Two ex-employees of Catholic Health East filed a federal lawsuit last week claiming the nonprofit hospital chain's pension plans are underfunded by $438 million, the Philadelphia Inquirer reported.
Former employees Albert R. Chavies and Thomas Holland allege Catholic Health East wrongfully claims religious status for its defined-benefit pension "church" plans for the financial benefits, "not to adhere to a religious faith," the article noted. They argue that CHE should not qualify for church-plan status, and that its use of the status is unconstitutional. The Inquirer could not reach CHE for comment.
The Newton Square, Pa.-based health network, according to the suit, "wants to maintain and impose a religious status ... only on the retirement dollars of its employees."
The plaintiffs say in the suit that CHE, which employs 60,000 people in 11 states, is not controlled or funded by the Catholic Church, and employees aren't required to be Catholic, according to the Inquirer.
Courthouse News Service quotes the suit, which alleges CHE uses its Catholic status only when convenient or financially viable: "Although not in name, in actuality CHE deliberately chooses to distance itself from, or even abrogate, many religious convictions of the Catholic Church, when it is in its economic interest to do so, such as when it hires employees; partners in economic joint ventures; performs or authorizes medical procedures forbidden by the Catholic Church; invests in various business enterprises; and encourages divergent and contrary spiritual support to its clients."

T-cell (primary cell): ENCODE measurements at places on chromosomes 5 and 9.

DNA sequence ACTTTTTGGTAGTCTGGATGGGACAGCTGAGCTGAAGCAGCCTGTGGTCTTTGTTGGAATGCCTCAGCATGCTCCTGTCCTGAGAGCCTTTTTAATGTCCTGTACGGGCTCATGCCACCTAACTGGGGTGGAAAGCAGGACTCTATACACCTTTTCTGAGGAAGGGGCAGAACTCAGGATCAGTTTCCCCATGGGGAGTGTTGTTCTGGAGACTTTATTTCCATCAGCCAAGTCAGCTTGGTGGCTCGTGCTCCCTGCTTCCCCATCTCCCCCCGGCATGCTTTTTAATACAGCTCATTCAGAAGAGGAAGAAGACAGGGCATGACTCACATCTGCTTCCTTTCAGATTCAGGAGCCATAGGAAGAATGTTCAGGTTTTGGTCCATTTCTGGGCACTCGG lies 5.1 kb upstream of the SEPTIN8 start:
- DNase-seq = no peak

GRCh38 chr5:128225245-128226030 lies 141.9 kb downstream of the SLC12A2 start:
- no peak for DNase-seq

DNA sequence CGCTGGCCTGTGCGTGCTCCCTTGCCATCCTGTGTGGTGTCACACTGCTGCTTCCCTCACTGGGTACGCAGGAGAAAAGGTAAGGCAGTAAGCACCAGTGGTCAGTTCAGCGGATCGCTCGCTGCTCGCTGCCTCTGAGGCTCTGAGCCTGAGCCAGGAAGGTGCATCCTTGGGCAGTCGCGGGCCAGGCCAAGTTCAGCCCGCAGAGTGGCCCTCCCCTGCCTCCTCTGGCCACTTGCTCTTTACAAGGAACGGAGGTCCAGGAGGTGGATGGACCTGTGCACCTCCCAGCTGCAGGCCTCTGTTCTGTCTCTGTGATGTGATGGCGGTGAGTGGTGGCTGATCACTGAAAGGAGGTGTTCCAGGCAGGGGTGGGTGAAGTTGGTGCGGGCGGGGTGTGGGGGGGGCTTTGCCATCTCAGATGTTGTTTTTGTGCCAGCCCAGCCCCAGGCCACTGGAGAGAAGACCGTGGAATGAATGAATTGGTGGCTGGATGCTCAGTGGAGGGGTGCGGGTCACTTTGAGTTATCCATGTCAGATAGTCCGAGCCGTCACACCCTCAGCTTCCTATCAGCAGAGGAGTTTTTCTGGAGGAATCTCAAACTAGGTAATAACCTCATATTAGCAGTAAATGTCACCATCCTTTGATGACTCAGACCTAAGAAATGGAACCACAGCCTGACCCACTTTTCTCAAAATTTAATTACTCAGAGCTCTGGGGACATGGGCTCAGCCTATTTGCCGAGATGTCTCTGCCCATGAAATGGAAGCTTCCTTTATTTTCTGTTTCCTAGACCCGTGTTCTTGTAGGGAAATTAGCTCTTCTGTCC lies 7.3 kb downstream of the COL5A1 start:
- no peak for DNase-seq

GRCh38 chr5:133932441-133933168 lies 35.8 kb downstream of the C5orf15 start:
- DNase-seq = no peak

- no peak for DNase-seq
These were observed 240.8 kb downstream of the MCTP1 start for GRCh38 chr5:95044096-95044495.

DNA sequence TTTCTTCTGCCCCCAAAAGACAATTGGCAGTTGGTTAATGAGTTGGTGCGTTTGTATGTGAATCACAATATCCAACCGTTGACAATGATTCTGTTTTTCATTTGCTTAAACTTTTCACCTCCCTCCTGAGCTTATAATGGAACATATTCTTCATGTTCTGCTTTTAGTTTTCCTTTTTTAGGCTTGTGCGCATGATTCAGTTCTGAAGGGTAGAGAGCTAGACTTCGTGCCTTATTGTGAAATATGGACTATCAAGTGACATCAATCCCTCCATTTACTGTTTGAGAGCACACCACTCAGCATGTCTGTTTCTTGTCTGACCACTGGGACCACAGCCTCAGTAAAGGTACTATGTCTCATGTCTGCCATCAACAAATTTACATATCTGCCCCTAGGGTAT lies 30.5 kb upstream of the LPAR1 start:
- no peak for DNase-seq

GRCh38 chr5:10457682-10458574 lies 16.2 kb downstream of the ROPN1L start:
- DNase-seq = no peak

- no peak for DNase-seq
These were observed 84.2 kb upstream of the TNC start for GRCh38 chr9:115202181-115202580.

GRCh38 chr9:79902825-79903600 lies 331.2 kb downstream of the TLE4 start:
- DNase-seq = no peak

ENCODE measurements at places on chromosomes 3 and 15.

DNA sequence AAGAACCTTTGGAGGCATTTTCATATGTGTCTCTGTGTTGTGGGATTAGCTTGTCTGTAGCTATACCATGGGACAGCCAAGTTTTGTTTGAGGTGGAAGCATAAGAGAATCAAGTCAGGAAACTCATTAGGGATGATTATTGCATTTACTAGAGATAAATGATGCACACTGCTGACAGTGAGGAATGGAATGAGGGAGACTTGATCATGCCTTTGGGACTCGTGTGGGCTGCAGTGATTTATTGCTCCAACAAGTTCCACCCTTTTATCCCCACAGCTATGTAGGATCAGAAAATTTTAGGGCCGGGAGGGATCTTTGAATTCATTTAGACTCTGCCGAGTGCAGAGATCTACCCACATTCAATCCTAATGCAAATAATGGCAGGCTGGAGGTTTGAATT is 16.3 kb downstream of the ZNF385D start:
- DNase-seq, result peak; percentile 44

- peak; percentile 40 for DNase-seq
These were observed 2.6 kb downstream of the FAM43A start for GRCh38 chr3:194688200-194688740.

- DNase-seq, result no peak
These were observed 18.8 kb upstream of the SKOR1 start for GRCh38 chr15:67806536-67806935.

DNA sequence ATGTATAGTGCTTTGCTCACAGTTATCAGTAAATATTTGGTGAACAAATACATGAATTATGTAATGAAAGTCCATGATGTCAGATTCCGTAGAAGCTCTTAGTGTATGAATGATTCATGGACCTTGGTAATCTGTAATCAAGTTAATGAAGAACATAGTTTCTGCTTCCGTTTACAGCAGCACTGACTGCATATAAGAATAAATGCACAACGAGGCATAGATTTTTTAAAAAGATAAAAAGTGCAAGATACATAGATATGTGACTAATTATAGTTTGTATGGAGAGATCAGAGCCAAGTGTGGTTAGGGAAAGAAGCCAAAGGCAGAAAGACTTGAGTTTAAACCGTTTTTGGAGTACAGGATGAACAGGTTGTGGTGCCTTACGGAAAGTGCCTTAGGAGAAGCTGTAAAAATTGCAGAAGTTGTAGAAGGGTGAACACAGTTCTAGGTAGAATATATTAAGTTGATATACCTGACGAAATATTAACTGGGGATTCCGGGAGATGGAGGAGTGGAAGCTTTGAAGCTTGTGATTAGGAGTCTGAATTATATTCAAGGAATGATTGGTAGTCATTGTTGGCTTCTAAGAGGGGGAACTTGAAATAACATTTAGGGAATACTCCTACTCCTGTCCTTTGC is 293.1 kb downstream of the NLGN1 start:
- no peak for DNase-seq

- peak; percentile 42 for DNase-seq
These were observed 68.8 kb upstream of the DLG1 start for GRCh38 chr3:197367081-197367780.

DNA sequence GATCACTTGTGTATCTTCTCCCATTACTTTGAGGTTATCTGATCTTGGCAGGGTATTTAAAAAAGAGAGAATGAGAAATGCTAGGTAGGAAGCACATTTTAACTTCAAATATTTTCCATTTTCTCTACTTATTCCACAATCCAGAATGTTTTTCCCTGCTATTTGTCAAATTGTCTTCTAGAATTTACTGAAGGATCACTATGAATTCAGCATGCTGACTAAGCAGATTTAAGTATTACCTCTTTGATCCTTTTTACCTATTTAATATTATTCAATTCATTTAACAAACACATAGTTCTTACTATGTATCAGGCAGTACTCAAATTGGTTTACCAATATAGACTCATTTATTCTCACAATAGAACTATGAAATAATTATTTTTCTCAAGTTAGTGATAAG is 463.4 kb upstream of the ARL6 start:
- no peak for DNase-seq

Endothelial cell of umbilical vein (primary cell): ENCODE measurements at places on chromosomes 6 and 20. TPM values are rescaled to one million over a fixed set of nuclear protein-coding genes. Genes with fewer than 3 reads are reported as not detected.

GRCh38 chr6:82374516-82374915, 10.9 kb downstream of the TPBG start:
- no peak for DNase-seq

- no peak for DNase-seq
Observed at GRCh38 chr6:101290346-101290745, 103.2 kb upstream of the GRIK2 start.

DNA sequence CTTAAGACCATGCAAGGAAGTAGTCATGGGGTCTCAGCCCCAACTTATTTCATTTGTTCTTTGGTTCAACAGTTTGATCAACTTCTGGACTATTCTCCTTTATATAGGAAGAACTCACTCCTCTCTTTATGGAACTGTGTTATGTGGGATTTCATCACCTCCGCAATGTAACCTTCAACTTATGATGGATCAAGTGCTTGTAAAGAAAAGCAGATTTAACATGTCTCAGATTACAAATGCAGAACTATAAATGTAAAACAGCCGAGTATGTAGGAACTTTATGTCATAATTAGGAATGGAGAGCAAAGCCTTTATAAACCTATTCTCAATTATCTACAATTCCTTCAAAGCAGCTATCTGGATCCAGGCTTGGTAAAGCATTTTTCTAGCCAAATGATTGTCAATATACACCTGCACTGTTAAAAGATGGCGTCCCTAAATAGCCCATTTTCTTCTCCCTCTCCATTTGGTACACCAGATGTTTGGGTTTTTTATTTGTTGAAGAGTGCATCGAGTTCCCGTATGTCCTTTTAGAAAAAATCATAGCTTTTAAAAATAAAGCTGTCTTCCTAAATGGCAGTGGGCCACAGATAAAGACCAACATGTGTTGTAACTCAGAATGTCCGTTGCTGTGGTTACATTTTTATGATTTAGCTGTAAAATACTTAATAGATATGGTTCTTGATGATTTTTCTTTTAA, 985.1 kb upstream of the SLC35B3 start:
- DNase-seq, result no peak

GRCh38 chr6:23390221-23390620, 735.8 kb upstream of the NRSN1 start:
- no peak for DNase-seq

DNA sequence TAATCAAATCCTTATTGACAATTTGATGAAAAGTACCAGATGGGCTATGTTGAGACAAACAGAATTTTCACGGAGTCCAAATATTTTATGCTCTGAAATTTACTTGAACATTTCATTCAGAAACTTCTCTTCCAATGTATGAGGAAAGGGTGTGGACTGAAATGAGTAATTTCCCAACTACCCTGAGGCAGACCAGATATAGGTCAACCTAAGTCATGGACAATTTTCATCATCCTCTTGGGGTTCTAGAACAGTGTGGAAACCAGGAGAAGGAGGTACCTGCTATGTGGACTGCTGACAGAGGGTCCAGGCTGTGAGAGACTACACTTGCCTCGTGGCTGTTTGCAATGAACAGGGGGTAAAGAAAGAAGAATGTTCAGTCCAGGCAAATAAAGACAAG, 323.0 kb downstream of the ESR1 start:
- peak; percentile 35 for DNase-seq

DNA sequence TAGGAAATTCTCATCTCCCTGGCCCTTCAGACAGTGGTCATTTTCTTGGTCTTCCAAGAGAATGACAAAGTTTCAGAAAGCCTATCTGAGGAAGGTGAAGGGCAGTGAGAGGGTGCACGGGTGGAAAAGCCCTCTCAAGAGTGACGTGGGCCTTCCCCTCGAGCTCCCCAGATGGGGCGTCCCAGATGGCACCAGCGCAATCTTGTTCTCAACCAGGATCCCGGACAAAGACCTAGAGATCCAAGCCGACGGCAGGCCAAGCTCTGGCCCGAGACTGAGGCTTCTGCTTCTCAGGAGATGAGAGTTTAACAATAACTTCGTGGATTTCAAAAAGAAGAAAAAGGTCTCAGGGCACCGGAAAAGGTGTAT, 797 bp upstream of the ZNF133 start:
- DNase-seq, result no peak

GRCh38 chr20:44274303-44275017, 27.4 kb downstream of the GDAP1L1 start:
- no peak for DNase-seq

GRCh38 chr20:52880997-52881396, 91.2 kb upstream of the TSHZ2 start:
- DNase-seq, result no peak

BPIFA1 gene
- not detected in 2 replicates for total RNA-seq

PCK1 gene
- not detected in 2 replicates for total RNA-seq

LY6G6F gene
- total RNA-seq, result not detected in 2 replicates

Chavies, according to Courthouse News Service, seeks judgment that the pension plans are not church plans and an injunction ordering the hospital conglomerate to fully fund the plans and pay its civil penalties.
Meanwhile, in January, Catholic Healthcare West ended its board's association with the Catholic church, changing its name to Dignity Health in a governance restructure that will help the system expand nationally. However, its Catholic hospitals continue to follow religious healthcare directives.
To learn more:
- read the article from the Philadelphia Inquirer
- read the report from Courthouse News Service
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